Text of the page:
In collaboration with community partners, we are fighting for policy changes to mitigate some of the most dire impacts of the COVID-19 crisis on low-income people. We advocated and achieved moratoria on evictions, foreclosures, and Medicaid terminations throughout our state. We continue fighting for the rights of vulnerable people – particularly people who are homeless, people living with disabilities, and the elderly – to ensure they can stay safely in their homes; can access the unemployment benefits, food stamps, and healthcare benefits they need; and can access the courts for emergencies – like protective orders – to keep their families safe. Thanks to advocacy by SLLS and its partners:
- The state has put a moratorium on evictions statewide until at least April 13th. In Orleans Parish, this moratorium will run until at least April 24th.
- Many housing authorities in our service area have agreed to stop evictions and kicking people off vouchers during the COVID-19 Crisis
- Many parishes in our service area have agreed to stop foreclosures until the end of the crisis.
- The state will not terminate Medicaid and will reinstate coverage for people whose benefits were cut off after March 18, 2020.
- We are actively engaged in local community responses to COVID-19. We are participating at least weekly in the City of New Orleans Voluntary Organizations Active in Disasters (VOAD) and the Louisiana State Bar Association’s Access to Justice Disaster Planning Committee.
- We also are coordinating with national partners including the Legal Service Corporation the National Legal Aid & Defender Association, the American Bar Association Task Force on Legal Needs Arising Out of the 2020 Pandemic, private attorneys, law firms, Voices for Civil Justice, and others from around the country who are identifying emerging issues and developing ways to address them.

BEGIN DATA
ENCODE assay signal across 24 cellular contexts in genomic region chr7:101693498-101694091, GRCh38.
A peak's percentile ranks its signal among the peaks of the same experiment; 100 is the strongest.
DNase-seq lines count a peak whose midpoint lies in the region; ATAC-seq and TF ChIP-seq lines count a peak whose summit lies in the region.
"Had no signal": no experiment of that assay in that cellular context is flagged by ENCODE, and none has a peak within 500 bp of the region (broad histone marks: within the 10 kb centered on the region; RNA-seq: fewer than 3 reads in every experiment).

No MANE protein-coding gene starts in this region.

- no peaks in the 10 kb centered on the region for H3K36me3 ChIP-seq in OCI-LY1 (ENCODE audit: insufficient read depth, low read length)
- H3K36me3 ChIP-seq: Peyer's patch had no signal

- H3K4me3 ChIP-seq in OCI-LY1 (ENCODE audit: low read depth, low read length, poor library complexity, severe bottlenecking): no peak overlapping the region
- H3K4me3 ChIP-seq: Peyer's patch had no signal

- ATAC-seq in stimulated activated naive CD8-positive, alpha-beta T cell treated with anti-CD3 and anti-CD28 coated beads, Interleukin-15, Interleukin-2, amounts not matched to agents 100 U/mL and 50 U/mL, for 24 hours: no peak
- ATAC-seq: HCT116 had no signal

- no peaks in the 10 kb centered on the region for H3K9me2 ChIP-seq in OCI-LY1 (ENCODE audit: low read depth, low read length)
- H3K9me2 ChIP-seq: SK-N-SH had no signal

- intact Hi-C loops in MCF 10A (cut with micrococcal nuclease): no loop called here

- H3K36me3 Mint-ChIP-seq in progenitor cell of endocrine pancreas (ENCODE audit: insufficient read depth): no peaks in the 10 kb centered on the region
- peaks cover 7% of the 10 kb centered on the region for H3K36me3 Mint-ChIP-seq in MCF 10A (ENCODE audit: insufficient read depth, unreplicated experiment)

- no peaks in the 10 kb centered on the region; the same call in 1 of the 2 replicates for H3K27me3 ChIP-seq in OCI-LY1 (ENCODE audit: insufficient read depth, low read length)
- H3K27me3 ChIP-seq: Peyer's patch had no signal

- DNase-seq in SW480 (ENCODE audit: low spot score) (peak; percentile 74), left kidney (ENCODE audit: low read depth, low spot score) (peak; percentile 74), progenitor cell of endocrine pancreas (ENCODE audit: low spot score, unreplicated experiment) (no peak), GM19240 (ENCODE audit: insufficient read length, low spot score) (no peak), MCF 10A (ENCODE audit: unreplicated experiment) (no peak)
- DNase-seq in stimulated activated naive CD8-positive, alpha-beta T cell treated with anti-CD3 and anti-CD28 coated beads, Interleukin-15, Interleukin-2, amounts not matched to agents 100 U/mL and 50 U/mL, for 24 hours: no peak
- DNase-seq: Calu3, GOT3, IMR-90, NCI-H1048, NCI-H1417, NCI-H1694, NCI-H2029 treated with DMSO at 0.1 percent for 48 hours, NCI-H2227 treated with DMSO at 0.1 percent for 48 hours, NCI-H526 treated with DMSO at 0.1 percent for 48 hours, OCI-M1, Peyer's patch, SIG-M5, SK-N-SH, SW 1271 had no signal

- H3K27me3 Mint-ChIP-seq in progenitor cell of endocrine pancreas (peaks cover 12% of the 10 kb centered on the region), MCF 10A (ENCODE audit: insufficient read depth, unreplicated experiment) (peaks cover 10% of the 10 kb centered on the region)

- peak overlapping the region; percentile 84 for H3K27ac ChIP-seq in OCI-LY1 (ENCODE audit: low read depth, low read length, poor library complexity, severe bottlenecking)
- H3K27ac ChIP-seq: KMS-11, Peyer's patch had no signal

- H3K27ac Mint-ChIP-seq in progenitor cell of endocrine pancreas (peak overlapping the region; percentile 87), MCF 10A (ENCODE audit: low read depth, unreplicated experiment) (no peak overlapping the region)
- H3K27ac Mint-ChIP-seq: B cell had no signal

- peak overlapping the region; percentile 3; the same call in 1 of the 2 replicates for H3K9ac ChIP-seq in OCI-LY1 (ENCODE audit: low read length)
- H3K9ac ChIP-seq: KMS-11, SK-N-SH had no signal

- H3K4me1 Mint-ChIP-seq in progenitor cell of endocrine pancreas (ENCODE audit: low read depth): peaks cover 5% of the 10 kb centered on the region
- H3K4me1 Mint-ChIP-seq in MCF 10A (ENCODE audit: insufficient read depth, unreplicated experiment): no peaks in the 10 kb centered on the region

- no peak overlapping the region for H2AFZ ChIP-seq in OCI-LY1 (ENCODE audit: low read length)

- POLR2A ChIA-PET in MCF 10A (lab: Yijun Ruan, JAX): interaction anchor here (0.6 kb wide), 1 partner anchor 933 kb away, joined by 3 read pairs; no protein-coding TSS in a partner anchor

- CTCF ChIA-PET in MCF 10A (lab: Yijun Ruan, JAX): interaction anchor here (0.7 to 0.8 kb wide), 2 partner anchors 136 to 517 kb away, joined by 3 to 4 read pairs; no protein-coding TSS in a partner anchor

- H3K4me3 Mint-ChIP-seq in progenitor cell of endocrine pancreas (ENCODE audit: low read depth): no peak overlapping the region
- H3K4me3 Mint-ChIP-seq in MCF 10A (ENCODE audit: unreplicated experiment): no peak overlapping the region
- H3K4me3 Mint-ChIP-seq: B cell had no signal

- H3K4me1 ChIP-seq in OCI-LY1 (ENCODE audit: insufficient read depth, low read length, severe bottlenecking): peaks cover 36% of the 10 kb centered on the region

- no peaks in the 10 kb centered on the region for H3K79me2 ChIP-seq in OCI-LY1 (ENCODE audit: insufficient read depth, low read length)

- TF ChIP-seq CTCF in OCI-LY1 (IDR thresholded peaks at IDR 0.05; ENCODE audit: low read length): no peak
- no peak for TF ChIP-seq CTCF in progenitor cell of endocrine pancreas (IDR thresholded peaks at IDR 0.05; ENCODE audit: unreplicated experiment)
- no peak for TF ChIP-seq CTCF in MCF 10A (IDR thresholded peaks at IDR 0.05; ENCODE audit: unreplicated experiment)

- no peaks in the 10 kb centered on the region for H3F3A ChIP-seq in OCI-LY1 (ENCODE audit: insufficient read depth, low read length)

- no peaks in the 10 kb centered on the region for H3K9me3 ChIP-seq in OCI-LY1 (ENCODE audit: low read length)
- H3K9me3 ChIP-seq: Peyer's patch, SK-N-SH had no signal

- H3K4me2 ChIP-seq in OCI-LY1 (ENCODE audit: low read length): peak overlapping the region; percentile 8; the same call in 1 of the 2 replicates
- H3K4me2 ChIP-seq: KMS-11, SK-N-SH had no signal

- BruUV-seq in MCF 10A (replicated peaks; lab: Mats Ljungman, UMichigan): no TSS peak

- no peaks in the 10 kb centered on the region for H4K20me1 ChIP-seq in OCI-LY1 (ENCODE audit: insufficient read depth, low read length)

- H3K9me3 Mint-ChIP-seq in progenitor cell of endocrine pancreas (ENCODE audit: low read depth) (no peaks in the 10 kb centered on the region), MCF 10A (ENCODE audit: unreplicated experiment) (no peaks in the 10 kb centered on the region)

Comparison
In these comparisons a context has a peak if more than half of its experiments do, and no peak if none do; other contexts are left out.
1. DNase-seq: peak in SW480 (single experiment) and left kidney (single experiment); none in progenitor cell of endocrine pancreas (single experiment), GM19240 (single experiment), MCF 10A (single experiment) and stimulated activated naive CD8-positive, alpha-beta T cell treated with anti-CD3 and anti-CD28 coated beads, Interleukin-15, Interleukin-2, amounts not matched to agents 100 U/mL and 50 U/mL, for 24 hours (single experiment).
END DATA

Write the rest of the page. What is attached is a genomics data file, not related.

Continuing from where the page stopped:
Our attorneys are representing clients to address the serious immediate impacts of this disaster. Here are a few examples:
- Despite the moratorium on evictions, some landlords continue to threaten, intimidate, and attempt to illegally evict their tenants without a court order. We’ve already opened over 30 cases for tenants threatened with illegal evictions since the eviction moratoria began.
- One of these cases was highlighted in a story in the Times-Picayune this weekend. Only days after Kyla Millings told her landlord that she would be out of work for over a month after she lost her job because of COVID-19, her landlord illegally locked her out of her apartment. Kyla called the police. They correctly told her that her landlord could not evict her from her apartment without a court order and told her she could re-enter her apartment. Despite police intervention, her landlord started to remove Kyla's appliances and threw out the food Kyla had purchased so that she could follow the Governor's order to stay at home during the pandemic. Our attorneys obtained a court order preventing the landlord from evicting Kyla from her home.
- We've stopped several landlord's and long-term motel operators from evicting vulnerable people into homelessness by contacting the landlords on behalf-of our clients and explaining to them that evicting their tenants at this time is illegal.
- SLLS Staff Attorney Hannah Adams was interviewed about a New Orleans area landlord who threatened to evict people, even as the COVID-19 crisis was raging. You can find that story by CLICKING HERE.
- We also continue representing domestic violence survivors in court – helping them get protective orders so they can keep themselves and their children safe.
Our SLLS Pro Bono Program is moving to mobilize volunteer efforts to assist in the response. If you’re interested in joining us in our work to fight for fairness for low-income people, please contact:
- Attorneys and other professionals: Elena Perez at firstname.lastname@example.org
- Undergraduates and law students: Becca Rubenstein at email@example.com